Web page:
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Second Opinion

Learn about policy issues important to medical schools and teaching hospitals, with Executive Vice President Atul Grover, M.D., Ph.D.

Washington Highlights

Congress Approves Short-term Funding Extension

December 11, 2015—The House of Representatives Dec. 11 passed by voice vote a five-day continuing resolution (CR), clearing the bill for the president and avoiding a potential government shutdown. The White House has indicated the president will sign the measure.

The legislation (H.R. 2250) contains the text (H.J.Res. 75) of a funding extension until midnight on Dec. 16 to give appropriators additional time to complete work on the $1.1 trillion fiscal year (FY) 2016 omnibus spending bill.

The Senate passed the measure Dec. 10 by voice vote, amending a House-passed FY 2016 Legislative Branch spending bill by replacing the original language with the text of H.J.Res. 75.

The current CR (P.L. 114-53) expires at midnight Dec. 11. The new resolution will maintain existing funding levels.

White House Press Secretary Josh Earnest Dec. 8 said, “We have been clear that if members of Congress needed an extra day or two in order to pass legislation, that the President would ensure the government didn’t shut down while they were going through the legislative mechanics of passing a bipartisan budget agreement.”

He added, “[T]he only thing that's blocking negotiations right now is the insistence on the part of Republicans to use the budgetary process to advance their stalled ideological agenda…. And the President is not going to sign a piece of legislation to give them more time to negotiate on a set of ideological riders. Those ideological riders should not be a part of the process.”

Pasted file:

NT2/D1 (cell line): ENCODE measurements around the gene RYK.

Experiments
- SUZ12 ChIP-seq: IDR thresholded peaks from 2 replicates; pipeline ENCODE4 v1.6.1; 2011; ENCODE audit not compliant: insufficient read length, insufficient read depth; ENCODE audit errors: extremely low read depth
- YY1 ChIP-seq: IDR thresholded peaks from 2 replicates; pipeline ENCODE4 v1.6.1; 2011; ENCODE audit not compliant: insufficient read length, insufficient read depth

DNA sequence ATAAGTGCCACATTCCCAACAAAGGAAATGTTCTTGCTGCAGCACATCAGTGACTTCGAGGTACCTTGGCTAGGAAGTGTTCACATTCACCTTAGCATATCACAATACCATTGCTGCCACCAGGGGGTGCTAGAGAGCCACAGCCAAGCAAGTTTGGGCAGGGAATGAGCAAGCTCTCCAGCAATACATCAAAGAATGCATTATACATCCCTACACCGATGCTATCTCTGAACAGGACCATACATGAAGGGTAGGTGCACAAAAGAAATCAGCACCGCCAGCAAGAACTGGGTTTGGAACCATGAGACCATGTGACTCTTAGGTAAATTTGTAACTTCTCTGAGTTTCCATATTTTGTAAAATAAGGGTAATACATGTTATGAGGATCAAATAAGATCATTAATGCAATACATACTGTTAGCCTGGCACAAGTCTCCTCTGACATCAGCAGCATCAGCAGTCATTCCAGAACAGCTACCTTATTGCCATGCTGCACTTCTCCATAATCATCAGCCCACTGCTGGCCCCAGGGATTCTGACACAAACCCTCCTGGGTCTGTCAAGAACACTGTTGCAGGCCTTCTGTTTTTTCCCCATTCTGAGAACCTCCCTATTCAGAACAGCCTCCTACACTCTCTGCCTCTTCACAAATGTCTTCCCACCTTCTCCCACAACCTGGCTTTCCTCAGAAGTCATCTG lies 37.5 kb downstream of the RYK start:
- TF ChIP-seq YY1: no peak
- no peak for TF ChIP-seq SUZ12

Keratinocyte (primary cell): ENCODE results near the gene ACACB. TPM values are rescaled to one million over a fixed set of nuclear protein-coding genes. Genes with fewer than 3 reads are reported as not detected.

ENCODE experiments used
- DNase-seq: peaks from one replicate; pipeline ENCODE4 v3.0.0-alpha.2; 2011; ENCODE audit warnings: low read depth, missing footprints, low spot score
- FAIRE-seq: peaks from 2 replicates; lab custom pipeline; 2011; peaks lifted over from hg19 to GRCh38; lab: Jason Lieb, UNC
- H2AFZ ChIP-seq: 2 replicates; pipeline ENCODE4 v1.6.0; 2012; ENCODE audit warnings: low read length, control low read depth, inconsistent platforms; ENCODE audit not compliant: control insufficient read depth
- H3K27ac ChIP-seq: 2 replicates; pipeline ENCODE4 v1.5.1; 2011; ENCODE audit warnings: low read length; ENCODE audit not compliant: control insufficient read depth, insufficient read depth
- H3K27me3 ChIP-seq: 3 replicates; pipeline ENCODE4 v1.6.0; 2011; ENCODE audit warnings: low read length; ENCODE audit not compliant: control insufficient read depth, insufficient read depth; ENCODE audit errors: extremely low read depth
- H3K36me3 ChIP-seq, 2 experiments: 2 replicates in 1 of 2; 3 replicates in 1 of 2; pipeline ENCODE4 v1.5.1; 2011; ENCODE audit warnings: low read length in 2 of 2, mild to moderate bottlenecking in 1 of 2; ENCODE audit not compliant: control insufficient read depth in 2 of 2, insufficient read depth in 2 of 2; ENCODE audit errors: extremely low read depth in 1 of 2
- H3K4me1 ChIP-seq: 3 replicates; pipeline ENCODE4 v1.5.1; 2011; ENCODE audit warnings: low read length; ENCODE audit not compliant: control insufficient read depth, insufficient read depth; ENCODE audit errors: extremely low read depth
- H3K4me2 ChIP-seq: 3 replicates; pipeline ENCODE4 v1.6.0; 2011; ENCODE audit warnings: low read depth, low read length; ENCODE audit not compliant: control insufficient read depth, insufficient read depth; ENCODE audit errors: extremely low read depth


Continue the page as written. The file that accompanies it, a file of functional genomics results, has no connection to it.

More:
Negotiations have slowed over a wide range of contentious policy riders, including provisions on Syrian refugees, environmental and financial regulations, oil exports, and abortion services and coverage. Democrats also are pushing for removal of the so-called “Dickey amendment,” which restricts the Centers for Disease Control and Prevention (CDC) from funding research on gun violence.

Talks on the spending package also are tangled up with negotiations on a separate measure extending a variety of expiring tax breaks. The extender bill also reportedly may be used to eliminate the taxes on medical devices and high-value “Cadillac” plan premiums.

House Appropriations Chair Harold Rogers (R-Ky.) and Senate Majority Whip John Cornyn (R-Texas) have said they do not expect the omnibus text to be filed until Monday, Dec. 14, leaving only three days for House and Senate consideration of the spending package.

Contact

Dave Moore
Senior Director, Government Relations
Telephone: 202-828-0559
Email: dbmoore@aamc.org

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For More Information

Jason Kleinman
Sr. Legislative Analyst, Govt. Relations
Telephone: 202-903-0806
Email: jkleinman@aamc.org